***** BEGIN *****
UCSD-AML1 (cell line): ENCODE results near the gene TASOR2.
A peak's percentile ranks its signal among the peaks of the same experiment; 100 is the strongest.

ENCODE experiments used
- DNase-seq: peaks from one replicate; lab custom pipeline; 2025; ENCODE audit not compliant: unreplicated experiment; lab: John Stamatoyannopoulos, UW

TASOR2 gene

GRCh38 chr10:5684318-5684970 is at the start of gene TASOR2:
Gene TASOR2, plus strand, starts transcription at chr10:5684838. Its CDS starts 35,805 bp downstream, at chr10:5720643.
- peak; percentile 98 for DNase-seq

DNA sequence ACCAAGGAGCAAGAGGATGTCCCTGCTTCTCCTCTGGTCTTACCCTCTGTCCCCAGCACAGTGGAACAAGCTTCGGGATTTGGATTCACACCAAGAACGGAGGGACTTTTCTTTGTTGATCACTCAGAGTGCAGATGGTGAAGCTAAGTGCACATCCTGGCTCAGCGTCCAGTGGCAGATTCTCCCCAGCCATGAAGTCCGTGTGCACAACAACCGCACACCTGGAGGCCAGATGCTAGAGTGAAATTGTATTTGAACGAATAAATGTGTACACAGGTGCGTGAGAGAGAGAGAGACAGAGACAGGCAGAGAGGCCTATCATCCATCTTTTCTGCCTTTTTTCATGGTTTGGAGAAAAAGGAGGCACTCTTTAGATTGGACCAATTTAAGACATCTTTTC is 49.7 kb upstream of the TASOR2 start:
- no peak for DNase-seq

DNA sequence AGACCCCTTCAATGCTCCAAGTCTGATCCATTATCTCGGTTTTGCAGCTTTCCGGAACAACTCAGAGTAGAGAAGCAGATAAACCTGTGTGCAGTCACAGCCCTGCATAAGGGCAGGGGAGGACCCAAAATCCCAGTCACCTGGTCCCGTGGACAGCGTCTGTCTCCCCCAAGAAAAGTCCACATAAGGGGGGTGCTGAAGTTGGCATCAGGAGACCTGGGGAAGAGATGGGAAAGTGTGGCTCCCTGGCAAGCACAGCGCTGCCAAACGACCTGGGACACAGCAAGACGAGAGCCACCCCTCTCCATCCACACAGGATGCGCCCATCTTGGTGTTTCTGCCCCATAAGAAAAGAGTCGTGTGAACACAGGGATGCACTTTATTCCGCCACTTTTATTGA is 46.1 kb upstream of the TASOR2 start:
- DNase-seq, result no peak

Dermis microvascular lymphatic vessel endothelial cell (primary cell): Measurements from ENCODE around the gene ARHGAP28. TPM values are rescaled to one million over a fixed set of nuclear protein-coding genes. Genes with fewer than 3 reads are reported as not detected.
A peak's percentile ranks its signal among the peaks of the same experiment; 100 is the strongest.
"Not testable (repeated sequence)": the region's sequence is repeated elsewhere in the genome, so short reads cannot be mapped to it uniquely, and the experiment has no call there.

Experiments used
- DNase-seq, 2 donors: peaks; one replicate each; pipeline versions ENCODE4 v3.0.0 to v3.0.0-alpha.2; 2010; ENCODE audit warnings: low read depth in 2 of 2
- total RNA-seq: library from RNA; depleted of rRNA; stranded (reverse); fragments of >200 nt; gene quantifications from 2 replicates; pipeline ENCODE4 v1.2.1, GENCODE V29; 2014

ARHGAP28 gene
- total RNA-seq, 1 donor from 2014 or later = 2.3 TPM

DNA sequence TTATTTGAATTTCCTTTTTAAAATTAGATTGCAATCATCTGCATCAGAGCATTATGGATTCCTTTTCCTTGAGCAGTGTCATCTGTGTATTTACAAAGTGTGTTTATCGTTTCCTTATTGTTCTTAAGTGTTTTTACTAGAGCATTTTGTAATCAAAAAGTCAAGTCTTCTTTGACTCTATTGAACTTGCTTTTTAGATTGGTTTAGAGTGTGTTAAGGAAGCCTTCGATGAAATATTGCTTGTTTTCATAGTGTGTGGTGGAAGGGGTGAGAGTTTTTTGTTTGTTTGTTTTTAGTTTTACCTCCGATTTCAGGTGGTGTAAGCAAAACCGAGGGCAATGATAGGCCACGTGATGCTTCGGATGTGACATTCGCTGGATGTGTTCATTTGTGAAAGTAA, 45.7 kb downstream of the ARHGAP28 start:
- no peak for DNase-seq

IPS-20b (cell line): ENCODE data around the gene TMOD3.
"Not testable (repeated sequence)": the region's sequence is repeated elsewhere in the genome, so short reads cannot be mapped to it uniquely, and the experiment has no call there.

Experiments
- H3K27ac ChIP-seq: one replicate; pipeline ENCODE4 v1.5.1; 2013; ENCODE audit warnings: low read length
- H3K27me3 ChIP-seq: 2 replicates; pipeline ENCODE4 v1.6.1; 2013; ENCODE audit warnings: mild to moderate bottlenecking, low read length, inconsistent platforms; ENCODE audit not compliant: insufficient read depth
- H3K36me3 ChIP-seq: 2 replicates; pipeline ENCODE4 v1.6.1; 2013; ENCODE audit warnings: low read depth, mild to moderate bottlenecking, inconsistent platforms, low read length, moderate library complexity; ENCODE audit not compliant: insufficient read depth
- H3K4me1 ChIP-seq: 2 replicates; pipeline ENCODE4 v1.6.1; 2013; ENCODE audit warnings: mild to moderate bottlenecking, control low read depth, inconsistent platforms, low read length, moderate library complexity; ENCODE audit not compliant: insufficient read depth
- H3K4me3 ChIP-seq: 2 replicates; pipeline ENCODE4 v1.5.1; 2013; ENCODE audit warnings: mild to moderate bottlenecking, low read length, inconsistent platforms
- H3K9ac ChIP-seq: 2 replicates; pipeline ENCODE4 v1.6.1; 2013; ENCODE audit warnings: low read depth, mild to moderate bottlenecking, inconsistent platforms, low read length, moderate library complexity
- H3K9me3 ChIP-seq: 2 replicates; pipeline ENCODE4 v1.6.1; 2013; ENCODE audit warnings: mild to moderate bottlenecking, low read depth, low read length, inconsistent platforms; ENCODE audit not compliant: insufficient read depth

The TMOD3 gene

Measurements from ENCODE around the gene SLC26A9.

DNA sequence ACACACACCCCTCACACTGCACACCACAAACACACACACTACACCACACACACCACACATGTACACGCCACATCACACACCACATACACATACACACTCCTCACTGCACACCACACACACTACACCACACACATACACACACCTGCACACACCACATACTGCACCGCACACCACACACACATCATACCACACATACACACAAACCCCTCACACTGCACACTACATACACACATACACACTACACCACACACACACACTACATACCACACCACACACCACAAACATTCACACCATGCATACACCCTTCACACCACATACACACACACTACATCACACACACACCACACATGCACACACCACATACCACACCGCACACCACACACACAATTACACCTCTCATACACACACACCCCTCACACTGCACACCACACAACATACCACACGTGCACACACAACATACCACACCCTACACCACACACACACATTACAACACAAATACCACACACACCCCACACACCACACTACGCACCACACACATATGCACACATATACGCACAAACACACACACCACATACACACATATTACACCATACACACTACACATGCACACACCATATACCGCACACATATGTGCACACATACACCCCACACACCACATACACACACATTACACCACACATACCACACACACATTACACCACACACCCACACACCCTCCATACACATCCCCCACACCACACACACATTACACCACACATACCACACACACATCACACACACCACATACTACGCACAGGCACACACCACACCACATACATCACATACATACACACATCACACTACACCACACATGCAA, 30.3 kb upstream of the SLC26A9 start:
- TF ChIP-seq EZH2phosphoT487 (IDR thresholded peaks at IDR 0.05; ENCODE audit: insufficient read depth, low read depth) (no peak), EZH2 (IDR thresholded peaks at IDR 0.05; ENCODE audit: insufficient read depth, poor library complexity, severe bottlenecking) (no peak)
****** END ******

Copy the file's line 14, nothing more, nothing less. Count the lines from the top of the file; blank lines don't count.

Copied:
A peak's percentile ranks its signal among the peaks of the same experiment; 100 is the strongest.